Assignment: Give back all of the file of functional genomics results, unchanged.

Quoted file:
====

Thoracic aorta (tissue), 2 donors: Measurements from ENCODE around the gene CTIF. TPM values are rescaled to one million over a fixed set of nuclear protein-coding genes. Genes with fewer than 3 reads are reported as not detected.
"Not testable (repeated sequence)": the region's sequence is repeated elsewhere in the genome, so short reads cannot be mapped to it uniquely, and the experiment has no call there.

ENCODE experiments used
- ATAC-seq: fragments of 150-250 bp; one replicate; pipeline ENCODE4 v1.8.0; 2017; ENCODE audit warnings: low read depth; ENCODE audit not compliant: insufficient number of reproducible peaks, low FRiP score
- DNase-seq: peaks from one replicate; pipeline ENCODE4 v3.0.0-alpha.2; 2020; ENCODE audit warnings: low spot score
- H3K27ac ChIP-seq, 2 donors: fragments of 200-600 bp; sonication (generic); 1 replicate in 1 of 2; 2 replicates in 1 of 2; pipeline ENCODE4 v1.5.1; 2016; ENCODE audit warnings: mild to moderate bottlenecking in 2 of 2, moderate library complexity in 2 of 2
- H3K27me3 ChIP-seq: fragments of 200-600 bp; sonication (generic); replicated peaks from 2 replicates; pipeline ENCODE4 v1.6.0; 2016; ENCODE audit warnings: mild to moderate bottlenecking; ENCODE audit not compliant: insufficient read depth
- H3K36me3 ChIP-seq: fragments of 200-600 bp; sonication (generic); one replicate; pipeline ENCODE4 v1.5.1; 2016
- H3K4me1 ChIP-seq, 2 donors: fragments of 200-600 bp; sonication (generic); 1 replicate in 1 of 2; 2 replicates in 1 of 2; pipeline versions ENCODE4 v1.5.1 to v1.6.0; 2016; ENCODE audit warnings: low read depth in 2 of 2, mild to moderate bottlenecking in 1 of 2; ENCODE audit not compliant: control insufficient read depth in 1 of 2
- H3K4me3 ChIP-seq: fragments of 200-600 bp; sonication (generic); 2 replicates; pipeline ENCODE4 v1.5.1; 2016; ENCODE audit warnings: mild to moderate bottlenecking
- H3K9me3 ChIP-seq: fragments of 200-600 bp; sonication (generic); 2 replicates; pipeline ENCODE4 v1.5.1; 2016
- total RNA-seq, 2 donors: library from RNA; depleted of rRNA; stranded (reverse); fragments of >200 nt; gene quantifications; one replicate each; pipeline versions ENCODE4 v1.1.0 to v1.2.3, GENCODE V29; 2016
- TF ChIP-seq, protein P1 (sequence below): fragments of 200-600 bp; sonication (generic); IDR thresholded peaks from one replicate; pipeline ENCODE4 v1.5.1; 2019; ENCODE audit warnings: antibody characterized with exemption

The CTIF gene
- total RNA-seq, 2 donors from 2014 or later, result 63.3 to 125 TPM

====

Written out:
Thoracic aorta (tissue), 2 donors: Measurements from ENCODE around the gene CTIF. TPM values are rescaled to one million over a fixed set of nuclear protein-coding genes. Genes with fewer than 3 reads are reported as not detected.
"Not testable (repeated sequence)": the region's sequence is repeated elsewhere in the genome, so short reads cannot be mapped to it uniquely, and the experiment has no call there.

ENCODE experiments used
- ATAC-seq: fragments of 150-250 bp; one replicate; pipeline ENCODE4 v1.8.0; 2017; ENCODE audit warnings: low read depth; ENCODE audit not compliant: insufficient number of reproducible peaks, low FRiP score
- DNase-seq: peaks from one replicate; pipeline ENCODE4 v3.0.0-alpha.2; 2020; ENCODE audit warnings: low spot score
- H3K27ac ChIP-seq, 2 donors: fragments of 200-600 bp; sonication (generic); 1 replicate in 1 of 2; 2 replicates in 1 of 2; pipeline ENCODE4 v1.5.1; 2016; ENCODE audit warnings: mild to moderate bottlenecking in 2 of 2, moderate library complexity in 2 of 2
- H3K27me3 ChIP-seq: fragments of 200-600 bp; sonication (generic); replicated peaks from 2 replicates; pipeline ENCODE4 v1.6.0; 2016; ENCODE audit warnings: mild to moderate bottlenecking; ENCODE audit not compliant: insufficient read depth
- H3K36me3 ChIP-seq: fragments of 200-600 bp; sonication (generic); one replicate; pipeline ENCODE4 v1.5.1; 2016
- H3K4me1 ChIP-seq, 2 donors: fragments of 200-600 bp; sonication (generic); 1 replicate in 1 of 2; 2 replicates in 1 of 2; pipeline versions ENCODE4 v1.5.1 to v1.6.0; 2016; ENCODE audit warnings: low read depth in 2 of 2, mild to moderate bottlenecking in 1 of 2; ENCODE audit not compliant: control insufficient read depth in 1 of 2
- H3K4me3 ChIP-seq: fragments of 200-600 bp; sonication (generic); 2 replicates; pipeline ENCODE4 v1.5.1; 2016; ENCODE audit warnings: mild to moderate bottlenecking
- H3K9me3 ChIP-seq: fragments of 200-600 bp; sonication (generic); 2 replicates; pipeline ENCODE4 v1.5.1; 2016
- total RNA-seq, 2 donors: library from RNA; depleted of rRNA; stranded (reverse); fragments of >200 nt; gene quantifications; one replicate each; pipeline versions ENCODE4 v1.1.0 to v1.2.3, GENCODE V29; 2016
- TF ChIP-seq, protein P1 (sequence below): fragments of 200-600 bp; sonication (generic); IDR thresholded peaks from one replicate; pipeline ENCODE4 v1.5.1; 2019; ENCODE audit warnings: antibody characterized with exemption

The CTIF gene
- total RNA-seq, 2 donors from 2014 or later, result 63.3 to 125 TPM